Information from JusticeforBreonna.org:

Breonna should be alive.

On the night of March 13th, the Louisville Metro Police executed a warrant, looking for drugs they never found, reportedly trafficked by a person who did not live with Breonna or in her complex-and whom they already had in custody.

They sprayed her home with 20 rounds, shooting Breonna 8 times, killing her in her bed.

L.A. woman is raising awareness for Breonna Taylor's death - Los ...
Graphic of Breonna Taylor from the LA Times

Breonna deserves accountability.

Neither the Louisville Metro Police nor Mayor Greg Fischer have given her mother any answers. “Not one person has talked to me. Not one person has explained anything to me,” Tamika Palmer, Taylor’s mother, said in an interview. “I want justice for her. I want them to say her name. There’s no reason Breonna should be dead at all.”

Click here to read more and learn how you can take action.

Amplify Black Neighbors: Watch Week 2

This post is part of Brentwood-Darlington Neighborhood Association‘s Amplify Black Neighbors post series happening throughout June 2020. For more information, click here.

Week 2 Featured Film: Just Mercy

Image may contain: 3 people, text
Image from Just Mercy Film’s Facebook page.

Partial Description from JustMercyFilm.com: “Just Mercy” is based on the powerful and thought-provoking true story of young lawyer Bryan Stevenson (Jordan) and his history-making battle for justice. After graduating from Harvard, Bryan had his pick of lucrative jobs. Instead, he heads to Alabama to defend those wrongly condemned or who were not afforded proper representation, with the support of local advocate Eva Ansley (Larson). One of his first, and most incendiary, cases is that of Walter McMillian (Foxx), who, in 1987, was sentenced to die for the notorious murder of an 18-year-old girl, despite a preponderance of evidence proving his innocence and the fact that the main testimony against him came from a criminal with a motive to lie. In the years that follow, Bryan becomes embroiled in a labyrinth of legal and political maneuverings, as well as overt and unabashed racism as he fights for Walter, and others like him, with the odds—and the system—stacked against them.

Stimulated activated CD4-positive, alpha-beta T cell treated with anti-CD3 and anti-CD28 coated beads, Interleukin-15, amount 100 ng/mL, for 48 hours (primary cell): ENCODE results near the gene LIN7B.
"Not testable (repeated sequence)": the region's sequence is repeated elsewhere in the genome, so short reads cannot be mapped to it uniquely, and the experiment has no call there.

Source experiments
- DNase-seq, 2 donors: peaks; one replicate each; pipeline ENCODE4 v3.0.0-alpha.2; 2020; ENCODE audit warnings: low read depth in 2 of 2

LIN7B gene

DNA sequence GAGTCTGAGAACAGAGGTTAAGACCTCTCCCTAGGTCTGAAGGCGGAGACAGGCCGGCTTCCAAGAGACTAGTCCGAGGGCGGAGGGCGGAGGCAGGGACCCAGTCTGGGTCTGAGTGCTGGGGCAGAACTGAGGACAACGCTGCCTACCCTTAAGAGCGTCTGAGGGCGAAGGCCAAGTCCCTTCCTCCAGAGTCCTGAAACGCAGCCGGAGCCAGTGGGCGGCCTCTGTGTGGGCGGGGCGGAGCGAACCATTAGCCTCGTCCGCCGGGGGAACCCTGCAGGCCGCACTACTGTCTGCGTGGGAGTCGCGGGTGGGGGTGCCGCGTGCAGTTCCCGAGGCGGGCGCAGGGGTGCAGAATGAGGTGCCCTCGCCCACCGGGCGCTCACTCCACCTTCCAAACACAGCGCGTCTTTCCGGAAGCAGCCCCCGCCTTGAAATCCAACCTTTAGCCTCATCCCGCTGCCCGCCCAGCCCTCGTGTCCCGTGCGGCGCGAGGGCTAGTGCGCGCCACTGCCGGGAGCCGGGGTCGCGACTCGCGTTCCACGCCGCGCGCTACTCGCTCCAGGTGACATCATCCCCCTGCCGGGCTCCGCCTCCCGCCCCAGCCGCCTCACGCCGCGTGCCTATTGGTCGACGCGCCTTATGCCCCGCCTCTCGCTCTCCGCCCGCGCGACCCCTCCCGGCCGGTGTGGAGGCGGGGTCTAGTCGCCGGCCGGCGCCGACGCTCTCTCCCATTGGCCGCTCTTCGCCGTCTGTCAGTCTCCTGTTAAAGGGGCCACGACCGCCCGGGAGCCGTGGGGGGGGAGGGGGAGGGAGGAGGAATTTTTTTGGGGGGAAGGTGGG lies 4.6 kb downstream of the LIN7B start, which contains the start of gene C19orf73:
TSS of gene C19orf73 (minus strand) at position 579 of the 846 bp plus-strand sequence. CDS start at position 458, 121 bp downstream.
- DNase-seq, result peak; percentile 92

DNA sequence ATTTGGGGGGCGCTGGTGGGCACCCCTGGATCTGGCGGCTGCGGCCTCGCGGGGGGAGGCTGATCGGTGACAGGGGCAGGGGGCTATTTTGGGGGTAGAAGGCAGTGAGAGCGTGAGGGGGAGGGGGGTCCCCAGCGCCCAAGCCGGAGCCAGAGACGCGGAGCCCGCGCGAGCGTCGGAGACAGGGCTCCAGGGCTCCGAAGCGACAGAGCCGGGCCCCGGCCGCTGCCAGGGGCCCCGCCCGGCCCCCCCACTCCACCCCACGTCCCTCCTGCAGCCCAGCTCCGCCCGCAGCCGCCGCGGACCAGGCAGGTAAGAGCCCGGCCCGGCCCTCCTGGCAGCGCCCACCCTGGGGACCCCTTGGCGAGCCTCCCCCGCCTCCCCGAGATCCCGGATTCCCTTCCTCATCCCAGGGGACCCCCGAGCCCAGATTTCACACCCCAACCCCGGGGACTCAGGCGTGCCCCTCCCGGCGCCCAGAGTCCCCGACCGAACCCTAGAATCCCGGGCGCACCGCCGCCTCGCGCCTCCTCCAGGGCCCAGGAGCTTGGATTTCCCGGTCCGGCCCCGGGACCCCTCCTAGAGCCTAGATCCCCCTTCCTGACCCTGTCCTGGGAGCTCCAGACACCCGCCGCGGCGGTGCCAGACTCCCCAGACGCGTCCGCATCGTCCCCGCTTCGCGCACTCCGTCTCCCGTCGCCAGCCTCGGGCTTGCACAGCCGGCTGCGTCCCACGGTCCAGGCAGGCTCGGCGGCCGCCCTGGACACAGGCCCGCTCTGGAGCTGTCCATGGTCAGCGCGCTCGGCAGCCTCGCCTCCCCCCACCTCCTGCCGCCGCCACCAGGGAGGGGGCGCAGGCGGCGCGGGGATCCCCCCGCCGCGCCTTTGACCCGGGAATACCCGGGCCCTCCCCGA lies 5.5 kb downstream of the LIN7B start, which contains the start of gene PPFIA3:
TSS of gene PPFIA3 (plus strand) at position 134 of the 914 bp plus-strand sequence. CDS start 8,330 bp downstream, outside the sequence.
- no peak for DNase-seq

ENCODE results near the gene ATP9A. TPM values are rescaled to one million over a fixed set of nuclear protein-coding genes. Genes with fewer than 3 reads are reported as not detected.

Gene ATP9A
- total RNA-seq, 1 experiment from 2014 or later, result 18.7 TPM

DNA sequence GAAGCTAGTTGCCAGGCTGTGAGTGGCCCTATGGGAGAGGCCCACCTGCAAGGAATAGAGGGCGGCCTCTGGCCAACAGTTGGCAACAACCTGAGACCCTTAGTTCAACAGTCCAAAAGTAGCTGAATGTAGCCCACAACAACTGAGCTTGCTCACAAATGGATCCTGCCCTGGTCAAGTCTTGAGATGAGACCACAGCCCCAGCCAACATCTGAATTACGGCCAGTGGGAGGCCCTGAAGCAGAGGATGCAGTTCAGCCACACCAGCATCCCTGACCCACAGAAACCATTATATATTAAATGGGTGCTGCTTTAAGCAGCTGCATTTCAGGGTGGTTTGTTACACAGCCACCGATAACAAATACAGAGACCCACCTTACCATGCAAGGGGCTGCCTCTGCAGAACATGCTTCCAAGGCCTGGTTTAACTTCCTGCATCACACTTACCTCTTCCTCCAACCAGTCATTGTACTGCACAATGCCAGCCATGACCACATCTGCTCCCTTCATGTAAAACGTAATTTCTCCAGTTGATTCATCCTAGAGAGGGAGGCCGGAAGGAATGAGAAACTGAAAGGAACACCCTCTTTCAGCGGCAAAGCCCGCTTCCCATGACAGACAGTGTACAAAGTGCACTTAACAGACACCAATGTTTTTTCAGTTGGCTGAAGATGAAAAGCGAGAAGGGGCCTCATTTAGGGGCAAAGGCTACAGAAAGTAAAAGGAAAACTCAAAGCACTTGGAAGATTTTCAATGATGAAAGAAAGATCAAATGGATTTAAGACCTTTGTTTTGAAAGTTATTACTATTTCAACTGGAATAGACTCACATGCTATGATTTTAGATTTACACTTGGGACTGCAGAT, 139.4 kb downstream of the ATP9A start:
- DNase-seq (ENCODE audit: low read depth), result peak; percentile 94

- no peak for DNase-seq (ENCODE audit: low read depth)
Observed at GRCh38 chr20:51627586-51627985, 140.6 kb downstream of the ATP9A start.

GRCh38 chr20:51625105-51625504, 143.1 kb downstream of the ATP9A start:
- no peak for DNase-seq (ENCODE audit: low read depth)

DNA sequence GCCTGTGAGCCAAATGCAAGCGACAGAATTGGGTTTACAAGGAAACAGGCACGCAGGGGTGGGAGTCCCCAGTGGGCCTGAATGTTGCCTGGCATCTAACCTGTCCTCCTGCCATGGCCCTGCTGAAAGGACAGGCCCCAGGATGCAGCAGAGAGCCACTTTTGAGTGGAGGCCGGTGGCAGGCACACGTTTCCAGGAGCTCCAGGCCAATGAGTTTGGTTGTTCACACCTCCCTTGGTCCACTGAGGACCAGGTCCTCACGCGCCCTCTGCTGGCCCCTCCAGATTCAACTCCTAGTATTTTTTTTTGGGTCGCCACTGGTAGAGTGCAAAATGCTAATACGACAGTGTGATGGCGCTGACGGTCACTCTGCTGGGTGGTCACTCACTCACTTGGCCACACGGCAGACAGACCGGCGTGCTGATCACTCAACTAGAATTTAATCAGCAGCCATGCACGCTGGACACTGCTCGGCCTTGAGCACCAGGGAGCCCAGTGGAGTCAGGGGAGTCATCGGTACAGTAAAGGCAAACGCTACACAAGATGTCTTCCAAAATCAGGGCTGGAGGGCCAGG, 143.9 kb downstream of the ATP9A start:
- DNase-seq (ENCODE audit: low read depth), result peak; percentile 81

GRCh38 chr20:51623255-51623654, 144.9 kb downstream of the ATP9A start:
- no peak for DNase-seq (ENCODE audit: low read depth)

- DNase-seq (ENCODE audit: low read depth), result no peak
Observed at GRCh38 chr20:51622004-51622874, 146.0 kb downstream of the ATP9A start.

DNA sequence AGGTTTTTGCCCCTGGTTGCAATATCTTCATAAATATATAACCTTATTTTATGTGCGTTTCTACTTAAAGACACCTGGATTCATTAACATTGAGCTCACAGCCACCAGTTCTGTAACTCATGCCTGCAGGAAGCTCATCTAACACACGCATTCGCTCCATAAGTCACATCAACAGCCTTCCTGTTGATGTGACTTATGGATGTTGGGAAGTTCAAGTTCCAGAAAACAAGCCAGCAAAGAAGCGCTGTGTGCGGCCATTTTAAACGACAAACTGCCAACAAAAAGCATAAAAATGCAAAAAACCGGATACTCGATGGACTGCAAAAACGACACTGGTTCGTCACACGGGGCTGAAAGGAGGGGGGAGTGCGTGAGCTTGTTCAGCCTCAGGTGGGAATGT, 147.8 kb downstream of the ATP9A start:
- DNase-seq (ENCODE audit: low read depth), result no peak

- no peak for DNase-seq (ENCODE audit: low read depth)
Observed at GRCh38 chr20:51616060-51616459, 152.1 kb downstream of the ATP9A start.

(Click here to read the full synopsis.)

Note from BDNA: Just Mercy is available free through June via the official site, or on your favorite streaming service.

Amplify Black Neighbors: Listen Week 2

This post is part of Brentwood-Darlington Neighborhood Association‘s Amplify Black Neighbors post series happening throughout June 2020. For more information, click here.

Week 2 Featured Audio: Code Switch: a podcast by NPR

NPR Code Switch 2020
Image from NPR’s Code Switch podcast

Description from NPR: What’s CODE SWITCH? It’s the fearless conversations about race that you’ve been waiting for! Hosted by journalists of color, our podcast tackles the subject of race head-on. We explore how it impacts every part of society — from politics and pop culture to history, sports and everything in between. This podcast makes ALL OF US part of the conversation — because we’re all part of the story.

Amplify Black Neighbors: Read Week 2

This post is part of Brentwood-Darlington Neighborhood Association‘s Amplify Black Neighbors post series happening throughout June 2020. For more information, click here.

Week 2 Featured Author: Leah Penniman

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Image of author Leah Penniman from farmingwhileblack.org